Santal cannot marry a non-Santal or a member of his own clan. The former is considered as a threat to the tribe’s integrity, while the latter is considered incestuous.”91 Among the Ho of Chhotanagpur, “the trespasses which occasion the exclusion from the tribe without chance of appeal, are essentially those concerning endogamy and exogamy”.92 A missionary notes: “The observance of the taboo [of marrying outside the tribe] is therefore far more fundamental than the offering of sacrifices to the spirits. If one seeks in another religion an alternative means of effectively dealing with them and of venerating God, this does not affect one’s tribal status in the least. On the other hand, renouncing the tribe is normally felt by Sarna people to be nearly as dreadful as abandoning God himself.”93 In other words, the tribals display the same combination of doctrinal tolerance and caste strictness that is deemed typical of Hinduism. Possibly this combination exists in mainstream Hinduism as a tradition that dates back to tribal antiquity. Christian missionaries have had to accommodate the attachment of tribals to their caste rules. In December 1891, Father Constant Lievens allowed one of his more zealous assistants, Father Walrave, to test the sincerity of 150 Munda converts and conversion candidates by asking them to inter-dine with other Christians who did not belong to the group with which they were allowed by tradition to share a meal. Only 20 people agreed to do so; the others walked out, and 7,000 converts in the area defected. This test is known among Chhotanagpur Jesuits as “the Mistake”. And so, in 1892, Father Haghenbeek wrote that the taboo on commensality was not strictly a “pagan” practice, but merely an expression of “national sentiment and pride”, not at all harmful even to Christians: “On the contrary, while proclaiming the equality of all men before God, we now tell them: preserve your race pure, keep your customs, refrain from eating with Lohars (blacksmiths), Turis (bamboo workers) and other people of lower rank. To become good Christians, it (inter-dining) is not required.”94 Summing up, we find that the notion that the tribals have no caste distinctions is mistaken.95 The Hindu caste society is not antagonistic to tribal society, on the contrary, it is nothing but tribal society at a more advanced and integrated stage, where tribes are no longer self-contained societies but building-blocks of a much larger and more complex society. This is how Brahmins integrated tribes into a larger Hindu society, according to the Marxist historian D.D. Kosambi: “The tribe as a whole turned into a new peasant jâti caste-group, generally ranked as Shudras, with as many as possible of the previous institutions (including endogamy) brought over. (…) The Brahmin often preserved tribal or local peasant jâti customs and primitive lore in some special if modified form (…) This procedure enabled Indian society to be formed out of many diverse and even discordant elements, with the minimum use of violence.”96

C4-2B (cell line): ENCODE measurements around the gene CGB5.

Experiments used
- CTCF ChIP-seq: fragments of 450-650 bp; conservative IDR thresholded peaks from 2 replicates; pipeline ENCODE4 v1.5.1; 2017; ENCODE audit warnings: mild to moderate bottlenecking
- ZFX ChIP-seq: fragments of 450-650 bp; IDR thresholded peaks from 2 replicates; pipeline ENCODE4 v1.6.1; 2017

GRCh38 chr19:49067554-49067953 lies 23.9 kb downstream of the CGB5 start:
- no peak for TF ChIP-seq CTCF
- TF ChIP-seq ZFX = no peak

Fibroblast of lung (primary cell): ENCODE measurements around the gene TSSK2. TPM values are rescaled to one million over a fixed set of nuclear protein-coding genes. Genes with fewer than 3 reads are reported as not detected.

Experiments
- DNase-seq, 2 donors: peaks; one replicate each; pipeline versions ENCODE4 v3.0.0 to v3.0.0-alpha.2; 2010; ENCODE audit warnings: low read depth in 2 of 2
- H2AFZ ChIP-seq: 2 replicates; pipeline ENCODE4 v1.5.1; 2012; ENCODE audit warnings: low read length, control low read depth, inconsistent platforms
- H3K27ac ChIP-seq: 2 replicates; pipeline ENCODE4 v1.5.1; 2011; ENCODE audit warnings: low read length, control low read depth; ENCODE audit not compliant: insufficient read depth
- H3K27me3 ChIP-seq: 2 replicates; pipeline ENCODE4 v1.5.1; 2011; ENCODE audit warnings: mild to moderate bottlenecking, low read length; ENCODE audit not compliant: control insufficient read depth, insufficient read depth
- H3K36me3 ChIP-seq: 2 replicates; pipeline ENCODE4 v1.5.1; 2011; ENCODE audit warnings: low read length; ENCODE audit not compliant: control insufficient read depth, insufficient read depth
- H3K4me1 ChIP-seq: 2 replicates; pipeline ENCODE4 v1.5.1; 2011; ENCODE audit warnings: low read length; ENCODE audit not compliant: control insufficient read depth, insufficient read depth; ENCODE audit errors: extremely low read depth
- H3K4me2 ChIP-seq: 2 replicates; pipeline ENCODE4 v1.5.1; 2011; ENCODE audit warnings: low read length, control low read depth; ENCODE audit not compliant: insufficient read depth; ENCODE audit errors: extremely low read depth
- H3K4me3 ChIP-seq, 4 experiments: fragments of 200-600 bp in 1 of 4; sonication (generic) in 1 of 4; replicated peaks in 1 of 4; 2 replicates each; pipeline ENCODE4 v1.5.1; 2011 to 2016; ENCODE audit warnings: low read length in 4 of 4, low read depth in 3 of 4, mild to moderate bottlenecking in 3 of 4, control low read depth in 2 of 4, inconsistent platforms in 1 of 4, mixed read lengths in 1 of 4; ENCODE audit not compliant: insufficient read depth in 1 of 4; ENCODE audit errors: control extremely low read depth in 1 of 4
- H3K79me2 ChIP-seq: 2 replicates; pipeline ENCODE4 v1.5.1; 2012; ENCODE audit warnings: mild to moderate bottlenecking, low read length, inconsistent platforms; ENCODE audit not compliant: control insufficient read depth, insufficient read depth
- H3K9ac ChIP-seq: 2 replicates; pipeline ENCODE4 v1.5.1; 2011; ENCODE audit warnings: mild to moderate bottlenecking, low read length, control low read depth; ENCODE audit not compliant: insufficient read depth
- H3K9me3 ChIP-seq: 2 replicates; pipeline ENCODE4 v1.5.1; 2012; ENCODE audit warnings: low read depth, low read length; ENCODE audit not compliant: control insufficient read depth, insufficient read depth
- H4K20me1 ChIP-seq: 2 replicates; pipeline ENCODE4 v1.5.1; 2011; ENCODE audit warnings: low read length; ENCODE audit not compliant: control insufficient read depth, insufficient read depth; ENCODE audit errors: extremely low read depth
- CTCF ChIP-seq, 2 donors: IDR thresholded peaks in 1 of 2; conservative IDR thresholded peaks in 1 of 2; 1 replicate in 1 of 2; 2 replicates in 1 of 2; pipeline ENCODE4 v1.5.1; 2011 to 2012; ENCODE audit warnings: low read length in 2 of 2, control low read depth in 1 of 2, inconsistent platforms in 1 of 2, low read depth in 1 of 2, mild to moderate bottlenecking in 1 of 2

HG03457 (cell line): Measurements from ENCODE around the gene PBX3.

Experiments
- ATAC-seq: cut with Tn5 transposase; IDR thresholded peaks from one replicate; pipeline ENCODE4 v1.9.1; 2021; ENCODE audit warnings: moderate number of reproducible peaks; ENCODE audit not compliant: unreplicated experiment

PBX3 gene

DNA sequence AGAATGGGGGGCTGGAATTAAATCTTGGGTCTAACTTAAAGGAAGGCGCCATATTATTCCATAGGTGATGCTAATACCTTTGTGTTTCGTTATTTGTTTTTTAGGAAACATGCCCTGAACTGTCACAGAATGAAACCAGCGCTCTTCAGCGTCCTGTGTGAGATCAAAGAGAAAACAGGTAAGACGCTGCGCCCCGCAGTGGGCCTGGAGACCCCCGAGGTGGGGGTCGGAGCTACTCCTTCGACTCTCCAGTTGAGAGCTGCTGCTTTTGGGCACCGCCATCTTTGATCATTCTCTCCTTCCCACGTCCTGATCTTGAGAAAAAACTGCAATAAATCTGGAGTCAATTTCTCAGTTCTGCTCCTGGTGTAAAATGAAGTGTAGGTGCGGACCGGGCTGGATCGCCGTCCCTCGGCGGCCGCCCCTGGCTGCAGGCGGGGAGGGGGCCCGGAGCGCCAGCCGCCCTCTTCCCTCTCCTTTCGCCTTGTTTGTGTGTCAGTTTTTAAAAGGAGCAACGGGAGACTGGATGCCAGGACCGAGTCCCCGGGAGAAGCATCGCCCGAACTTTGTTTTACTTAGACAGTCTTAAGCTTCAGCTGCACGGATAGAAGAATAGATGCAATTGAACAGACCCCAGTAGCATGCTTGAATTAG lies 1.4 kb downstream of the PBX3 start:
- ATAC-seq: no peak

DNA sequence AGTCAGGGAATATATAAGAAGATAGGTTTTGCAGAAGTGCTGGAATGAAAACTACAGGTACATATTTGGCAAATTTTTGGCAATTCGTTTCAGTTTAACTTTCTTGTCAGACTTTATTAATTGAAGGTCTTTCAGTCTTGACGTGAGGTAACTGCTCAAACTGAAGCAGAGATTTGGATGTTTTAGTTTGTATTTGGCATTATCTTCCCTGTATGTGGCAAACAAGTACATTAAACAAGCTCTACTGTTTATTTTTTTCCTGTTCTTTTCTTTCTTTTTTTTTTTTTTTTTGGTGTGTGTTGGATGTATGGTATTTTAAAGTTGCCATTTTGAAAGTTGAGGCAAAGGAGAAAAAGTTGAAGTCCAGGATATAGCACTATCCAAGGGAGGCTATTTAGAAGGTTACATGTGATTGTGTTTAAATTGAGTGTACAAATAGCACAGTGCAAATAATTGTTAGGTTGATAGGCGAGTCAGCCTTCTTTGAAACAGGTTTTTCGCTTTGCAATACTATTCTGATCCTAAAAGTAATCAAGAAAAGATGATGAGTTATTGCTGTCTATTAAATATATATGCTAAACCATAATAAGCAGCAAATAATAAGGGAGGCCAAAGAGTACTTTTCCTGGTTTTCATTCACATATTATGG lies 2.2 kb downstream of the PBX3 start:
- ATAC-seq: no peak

What Kosambi says is that the Brahmins did not impose the caste system, they found it ready-made in its defining features of endogamy and commensality, and they blessed it. The Indian caste system is the continuation in agricultural and urban society of an ancient tribal institution. Tribal endogamy was preserved when the tribal hunter-gatherer lifestyle was surpassed because, as veteran India-watcher Girilal Jain told me: “In India, nothing ever dies.”97 9.12. Temples and “animist shrines” There exists a profound continuity between literate Brahmanism and the illiterate “animism” of the tribal communities which gradually joined Brahmanic society in the past. Hinduism has been described, in the introduction to a pre-independence Census Report (1901), as “animism more or less transformed by philosophy, or to condense the epigram, as magic tempered by metaphysics”.98 This echoes what leading archaeologist S.R. Rao said about the Harappan religion, “ranging from very elevated philosophical and ethical concepts down to a crude animism”.99 When convenient, even the secularists readily admit the continuity between Hinduism and more primitive phases of Indian culture. Thus, one editorial asserts about the Hindu festivals of Holi and Diwali: “These festivals, in fact, are not really defined as Hindu. They are ancient events of the solar calendar that predate Hinduism. The practice of cremation, too, has come down from time immemorial and is not peculiarly Hindu.”100 A more sympathetic way to make this same point would be to admit that Holi, Diwali and the practice of cremation are very Hindu (of course they are), and that consequently, Hinduism in India stretches back to “times immemorial” and includes pre-Vedic or “tribal” strands. During the Ayodhya crisis, the secularists alleged that Hindus had demolished “animist shrines” and replaced them with Hindu temples such as Jagannath Puri This has been countered with reference to just this type of continuity, admitted in other contexts by the secularists themselves. Apart from the fact that “animists” usually didn’t build shrines but preferred worship in the open air (just like the Vedic Aryans), mainly in sacred groves, research on the spot is quoted as revealing a much more positive kind of interaction between “animism” and Sanskritic Hinduism than violent replacement of one by the other. Girilal Jain quotes a research volume about Puri: “The archaic iconography of the cult images on the one hand and their highest Hindu iconology on the other as well as the existence of former tribals (daitas) and Vedic Brahmins amongst its priests are by no means an antithesis, but a splendid regional synthesis of the local and the all-Indian tradition.”101 And he comments: “The uninterrupted tribal-Hindu continuum finds its lasting manifestation in the Jagannath cult of Puri.”102 After citing some similar cases, Jain proposes to “clinch the issue” with a very telling example: “The Lingaraja temple in Bhubaneswar, built in the eleventh century, has two classes of priests: Brahmins and a class called Badus who are ranked as Sudras and are